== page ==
“In attending the National Asthma Forum where we received the EPA award, one of the things that stood out to me was that we are quite comprehensive,” said Donna Levi, the AH! program manager. “The other programs that I heard about were community organizations focusing in one direction because of resources.”

MaineHealth collaborated with HomeHealth Visiting Nurses of Southern Maine to provide at-home counseling for high-risk patients. The City of Portland’s Health and Human Services Department helped translate educational handouts into the most commonly spoken languages by immigrants: Spanish, French, Khmer, Somali, and Vietnamese. They also offer a telephone hotline for Spanish and Somali-speaking patients.

The Maine Lung Association is helping the health system develop an educational program about workplace asthma triggers. As part of the initiative, asthma educators will deliver public service broadcasts on local access television, Levi said.

MaineHealth estimates 90,675 patients with asthma live in its coverage area in southern, central, and western Maine. This figure includes 27,156 children.

Priority Health allied with the Asthma Network of Western Michigan (ANWM) to educate its 19,000 subscribers with asthma. Patients identified with low- or moderate-risk asthma receive twice-yearly mailers in English or Spanish with information about clinical care, asthma action plans, triggers, and medications.

Those designated as high-risk asthma patients receive asthma counseling by phone from ANWM caseworkers, who check in with patients anywhere from weekly to quarterly to talk about their goals, problems, and medical needs.

ANWM social workers meet with Medicaid patients in their homes. Medicaid represents 10 percent of Priority Health’s patient population, but they make up 80 percent of referrals into the high-risk asthma program.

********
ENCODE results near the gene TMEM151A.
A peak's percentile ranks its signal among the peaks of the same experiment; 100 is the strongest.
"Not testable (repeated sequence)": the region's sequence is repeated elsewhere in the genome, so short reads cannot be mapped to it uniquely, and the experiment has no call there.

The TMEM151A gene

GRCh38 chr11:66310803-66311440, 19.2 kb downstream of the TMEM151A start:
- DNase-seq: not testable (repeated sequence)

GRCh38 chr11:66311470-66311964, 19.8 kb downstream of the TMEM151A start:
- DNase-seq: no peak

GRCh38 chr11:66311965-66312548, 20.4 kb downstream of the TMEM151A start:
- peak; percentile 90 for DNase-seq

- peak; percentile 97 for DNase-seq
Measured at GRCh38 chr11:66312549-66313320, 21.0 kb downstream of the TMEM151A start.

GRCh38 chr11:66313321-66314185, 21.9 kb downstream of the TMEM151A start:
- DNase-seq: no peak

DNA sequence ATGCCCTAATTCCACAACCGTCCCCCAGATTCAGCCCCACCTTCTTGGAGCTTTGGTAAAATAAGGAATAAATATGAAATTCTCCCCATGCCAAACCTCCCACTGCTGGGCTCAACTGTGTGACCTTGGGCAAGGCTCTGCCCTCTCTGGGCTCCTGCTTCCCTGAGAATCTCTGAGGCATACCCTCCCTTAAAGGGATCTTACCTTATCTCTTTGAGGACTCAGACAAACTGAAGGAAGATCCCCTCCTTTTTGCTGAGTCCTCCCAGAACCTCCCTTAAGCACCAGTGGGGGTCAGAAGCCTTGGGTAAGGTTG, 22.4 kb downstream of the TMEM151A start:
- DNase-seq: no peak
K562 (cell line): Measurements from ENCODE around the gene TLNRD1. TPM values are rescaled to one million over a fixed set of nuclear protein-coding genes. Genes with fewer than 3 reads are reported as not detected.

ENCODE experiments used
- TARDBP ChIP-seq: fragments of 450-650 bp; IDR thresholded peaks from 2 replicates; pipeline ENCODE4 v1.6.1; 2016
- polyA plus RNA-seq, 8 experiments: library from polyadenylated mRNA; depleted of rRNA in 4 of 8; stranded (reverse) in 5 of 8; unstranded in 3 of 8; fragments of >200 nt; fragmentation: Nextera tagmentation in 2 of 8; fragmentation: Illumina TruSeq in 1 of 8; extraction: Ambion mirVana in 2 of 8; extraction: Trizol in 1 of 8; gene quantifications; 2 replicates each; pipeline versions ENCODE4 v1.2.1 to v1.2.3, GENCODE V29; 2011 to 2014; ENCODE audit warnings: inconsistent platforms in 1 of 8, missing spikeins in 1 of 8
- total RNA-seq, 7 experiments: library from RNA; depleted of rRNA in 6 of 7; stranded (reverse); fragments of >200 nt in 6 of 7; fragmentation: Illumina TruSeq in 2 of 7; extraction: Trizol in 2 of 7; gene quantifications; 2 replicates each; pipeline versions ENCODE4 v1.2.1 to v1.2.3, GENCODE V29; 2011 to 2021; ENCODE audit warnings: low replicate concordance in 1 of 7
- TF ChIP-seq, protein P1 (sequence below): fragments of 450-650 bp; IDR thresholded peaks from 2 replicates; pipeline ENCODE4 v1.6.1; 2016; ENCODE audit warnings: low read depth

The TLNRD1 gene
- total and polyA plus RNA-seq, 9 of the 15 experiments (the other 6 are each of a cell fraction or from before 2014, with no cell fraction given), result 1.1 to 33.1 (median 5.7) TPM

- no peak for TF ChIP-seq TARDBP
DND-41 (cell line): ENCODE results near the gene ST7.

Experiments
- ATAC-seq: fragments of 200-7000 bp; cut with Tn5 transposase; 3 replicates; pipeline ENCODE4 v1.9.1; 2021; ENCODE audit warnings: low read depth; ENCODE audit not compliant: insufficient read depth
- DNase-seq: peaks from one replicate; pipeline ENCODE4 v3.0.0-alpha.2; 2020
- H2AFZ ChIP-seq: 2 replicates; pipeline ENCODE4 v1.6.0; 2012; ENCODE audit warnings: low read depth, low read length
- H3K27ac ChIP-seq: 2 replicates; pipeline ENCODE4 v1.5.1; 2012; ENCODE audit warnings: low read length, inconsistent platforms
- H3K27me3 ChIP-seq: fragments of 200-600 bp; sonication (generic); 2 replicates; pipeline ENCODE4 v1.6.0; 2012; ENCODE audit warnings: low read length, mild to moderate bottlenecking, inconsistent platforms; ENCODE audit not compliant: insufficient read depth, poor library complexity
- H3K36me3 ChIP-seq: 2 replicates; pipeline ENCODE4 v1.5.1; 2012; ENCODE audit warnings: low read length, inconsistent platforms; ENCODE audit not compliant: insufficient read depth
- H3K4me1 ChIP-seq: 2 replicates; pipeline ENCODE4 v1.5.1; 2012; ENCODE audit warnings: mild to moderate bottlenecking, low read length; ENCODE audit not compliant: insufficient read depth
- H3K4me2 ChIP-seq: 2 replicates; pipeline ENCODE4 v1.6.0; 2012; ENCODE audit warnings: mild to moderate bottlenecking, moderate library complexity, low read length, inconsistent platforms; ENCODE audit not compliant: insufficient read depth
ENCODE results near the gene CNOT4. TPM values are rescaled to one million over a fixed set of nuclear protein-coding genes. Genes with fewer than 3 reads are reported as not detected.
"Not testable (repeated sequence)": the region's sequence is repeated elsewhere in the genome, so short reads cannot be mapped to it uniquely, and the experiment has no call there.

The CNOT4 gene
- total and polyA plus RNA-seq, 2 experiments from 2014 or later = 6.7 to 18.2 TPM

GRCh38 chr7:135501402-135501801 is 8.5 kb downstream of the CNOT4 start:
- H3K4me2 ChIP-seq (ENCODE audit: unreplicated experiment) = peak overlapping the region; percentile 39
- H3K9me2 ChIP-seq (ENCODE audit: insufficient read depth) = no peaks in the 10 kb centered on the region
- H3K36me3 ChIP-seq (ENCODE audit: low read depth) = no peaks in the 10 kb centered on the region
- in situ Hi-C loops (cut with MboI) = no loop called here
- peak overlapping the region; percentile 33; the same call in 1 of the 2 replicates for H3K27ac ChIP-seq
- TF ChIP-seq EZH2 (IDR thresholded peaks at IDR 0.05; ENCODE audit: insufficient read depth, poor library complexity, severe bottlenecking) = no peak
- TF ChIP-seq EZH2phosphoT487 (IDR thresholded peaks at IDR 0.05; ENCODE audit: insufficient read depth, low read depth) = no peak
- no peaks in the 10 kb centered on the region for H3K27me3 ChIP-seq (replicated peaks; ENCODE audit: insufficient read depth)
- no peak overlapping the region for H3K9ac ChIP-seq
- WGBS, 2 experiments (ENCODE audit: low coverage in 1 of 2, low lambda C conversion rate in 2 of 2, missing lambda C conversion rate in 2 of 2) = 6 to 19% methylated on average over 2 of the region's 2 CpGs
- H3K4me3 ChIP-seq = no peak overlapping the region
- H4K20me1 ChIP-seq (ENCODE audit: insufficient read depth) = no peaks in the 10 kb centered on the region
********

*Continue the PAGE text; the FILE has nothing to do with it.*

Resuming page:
“Many times, this particular population faces so many other psychosocial issues that asthma is not their main priority,” Cooley said. “Their main priority might be food, clothing, or shelter.”

Urban housing tends to have higher incidences of cockroaches and faulty heating and cooling systems, which lead to mold growth, she added. Social workers work closely with landlords, food banks, schools and pest control services to reduce these triggers.

Keeping it consistent

One of the primary goals of each organization is to ensure hospitals, clinics, and physician practices use consistent, evidence-based guidelines when treating asthma patients

MaineHealth established an asthma advisory group to develop clinical procedures in keeping with federal standards for asthma care, Levi said. The hospital system also offers three-day workshops each year on chronic diseases, including asthma. Asthma educators keep clinicians updated on medications and devices and regularly train new hospital employees.

Like MaineHealth, Priority Health offers staff training. The insurer also implemented a physician incentive plan, in which doctors are paid each month if they adhere to Priority Health’s asthma management guidelines.